Each year, motorcycle accidents carry a direct economic impact of $12.9 billion and an estimated $66 billion in societal harm. These costs are disproportionately caused by fatalities and serious injuries. It is estimated that the use of motorcycle helmets is currently preventing $17 billion in societal harm, and another $8 billion could be saved if all motorcyclists wore helmets.

Consider the following impacts that states with universal helmet laws have reported since instituting or altering helmet laws:

  • When California passed its universal helmet law in 1992, the state reported that helmet usage jumped from 50 percent to 99 percent. Meanwhile, motorcycle accident fatalities dropped by 37 percent.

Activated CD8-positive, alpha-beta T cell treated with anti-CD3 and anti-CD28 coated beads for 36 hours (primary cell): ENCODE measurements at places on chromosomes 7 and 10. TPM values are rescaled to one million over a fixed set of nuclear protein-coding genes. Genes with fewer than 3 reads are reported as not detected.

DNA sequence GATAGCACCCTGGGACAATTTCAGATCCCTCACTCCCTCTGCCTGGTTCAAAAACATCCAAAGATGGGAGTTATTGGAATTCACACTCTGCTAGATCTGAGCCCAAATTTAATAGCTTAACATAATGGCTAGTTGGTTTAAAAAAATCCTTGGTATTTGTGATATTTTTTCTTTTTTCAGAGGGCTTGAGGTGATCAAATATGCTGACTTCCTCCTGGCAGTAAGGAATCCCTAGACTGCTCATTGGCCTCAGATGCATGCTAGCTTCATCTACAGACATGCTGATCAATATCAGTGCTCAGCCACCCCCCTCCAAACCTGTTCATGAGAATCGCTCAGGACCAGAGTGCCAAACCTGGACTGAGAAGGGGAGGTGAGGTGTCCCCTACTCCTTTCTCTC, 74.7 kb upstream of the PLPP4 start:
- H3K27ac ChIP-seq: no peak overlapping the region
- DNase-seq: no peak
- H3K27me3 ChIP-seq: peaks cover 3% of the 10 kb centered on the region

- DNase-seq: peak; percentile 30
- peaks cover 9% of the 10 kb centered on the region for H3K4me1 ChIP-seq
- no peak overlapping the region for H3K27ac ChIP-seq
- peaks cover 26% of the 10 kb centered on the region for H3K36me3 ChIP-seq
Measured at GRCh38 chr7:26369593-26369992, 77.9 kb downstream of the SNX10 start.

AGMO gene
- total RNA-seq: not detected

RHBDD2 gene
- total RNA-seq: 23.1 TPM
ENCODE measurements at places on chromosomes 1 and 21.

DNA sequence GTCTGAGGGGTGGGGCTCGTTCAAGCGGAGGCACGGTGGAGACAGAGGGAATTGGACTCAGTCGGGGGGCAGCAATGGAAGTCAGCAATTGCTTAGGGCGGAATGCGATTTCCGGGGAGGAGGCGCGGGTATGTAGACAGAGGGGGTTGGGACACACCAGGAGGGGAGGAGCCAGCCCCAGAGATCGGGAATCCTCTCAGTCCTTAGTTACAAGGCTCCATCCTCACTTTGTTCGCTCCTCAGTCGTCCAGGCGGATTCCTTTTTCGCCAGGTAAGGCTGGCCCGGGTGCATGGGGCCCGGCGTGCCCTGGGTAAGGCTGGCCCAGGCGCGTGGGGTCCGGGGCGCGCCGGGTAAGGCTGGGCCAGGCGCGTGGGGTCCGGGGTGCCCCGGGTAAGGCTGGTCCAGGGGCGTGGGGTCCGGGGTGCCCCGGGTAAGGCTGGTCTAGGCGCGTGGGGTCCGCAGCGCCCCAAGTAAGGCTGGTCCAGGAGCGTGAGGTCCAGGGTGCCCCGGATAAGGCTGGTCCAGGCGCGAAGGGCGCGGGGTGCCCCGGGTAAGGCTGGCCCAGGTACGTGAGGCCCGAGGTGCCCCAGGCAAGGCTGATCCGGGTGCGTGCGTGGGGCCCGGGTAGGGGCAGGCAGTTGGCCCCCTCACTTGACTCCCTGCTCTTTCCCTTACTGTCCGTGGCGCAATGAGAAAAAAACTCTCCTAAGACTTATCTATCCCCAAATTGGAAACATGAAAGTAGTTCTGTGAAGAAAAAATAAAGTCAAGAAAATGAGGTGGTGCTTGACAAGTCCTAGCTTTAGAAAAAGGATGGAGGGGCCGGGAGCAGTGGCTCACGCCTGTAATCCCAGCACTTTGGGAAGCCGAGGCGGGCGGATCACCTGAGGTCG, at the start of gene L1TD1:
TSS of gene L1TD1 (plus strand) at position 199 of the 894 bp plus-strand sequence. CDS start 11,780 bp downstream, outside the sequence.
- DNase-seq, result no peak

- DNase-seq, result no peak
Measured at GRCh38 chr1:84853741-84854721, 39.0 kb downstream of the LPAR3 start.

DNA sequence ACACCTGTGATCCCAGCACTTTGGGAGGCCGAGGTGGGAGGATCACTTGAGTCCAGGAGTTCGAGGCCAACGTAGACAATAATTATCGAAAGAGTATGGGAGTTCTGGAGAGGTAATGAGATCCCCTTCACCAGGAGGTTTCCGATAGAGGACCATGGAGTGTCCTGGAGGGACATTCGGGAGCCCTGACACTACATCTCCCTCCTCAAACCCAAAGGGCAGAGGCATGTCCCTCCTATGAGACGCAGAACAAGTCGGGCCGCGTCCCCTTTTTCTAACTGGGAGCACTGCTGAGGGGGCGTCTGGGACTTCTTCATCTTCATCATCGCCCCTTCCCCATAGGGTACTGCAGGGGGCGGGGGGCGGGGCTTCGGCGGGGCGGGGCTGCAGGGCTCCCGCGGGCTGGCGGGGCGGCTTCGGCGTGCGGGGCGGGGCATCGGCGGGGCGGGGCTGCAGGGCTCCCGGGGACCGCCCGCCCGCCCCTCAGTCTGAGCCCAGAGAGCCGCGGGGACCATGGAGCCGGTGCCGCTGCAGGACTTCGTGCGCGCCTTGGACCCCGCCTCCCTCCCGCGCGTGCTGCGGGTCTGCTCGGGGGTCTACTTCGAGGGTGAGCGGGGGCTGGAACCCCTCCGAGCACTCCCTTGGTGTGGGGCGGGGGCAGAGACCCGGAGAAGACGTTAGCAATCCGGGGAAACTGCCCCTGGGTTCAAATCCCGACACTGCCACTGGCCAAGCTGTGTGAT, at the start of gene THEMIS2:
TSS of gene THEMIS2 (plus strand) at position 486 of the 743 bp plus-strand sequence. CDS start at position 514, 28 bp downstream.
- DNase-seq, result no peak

• Nebraska saw a 22 percent decline in serious head injuries caused by motorcycle accidents after reinstating its universal helmet law in 1989.
  • In 1997, Texas repealed its universal helmet law, and instituted a partial law applying to riders under the age of 21. In the first year after the universal law was swapped out for a partial law, the state saw a 31 percent increase in motorcycle accident fatalities.
  • When Kentucky and Louisiana repealed their universal helmet laws in the late 1990s, they reported increases in motorcycle accident fatalities of 50 percent and 100 percent respectively.
  • In 2012, Michigan weakened its helmet law by exempting riders that were 21 and older who had at least $20,000 in medical insurance coverage. While the change did not cause a significant increase in deaths, it did result in a 22 percent increase in the average insurance payment for injuries to motorcyclists and led to more serious injuries and neurological interventions.

Why Do People Oppose Helmet Laws?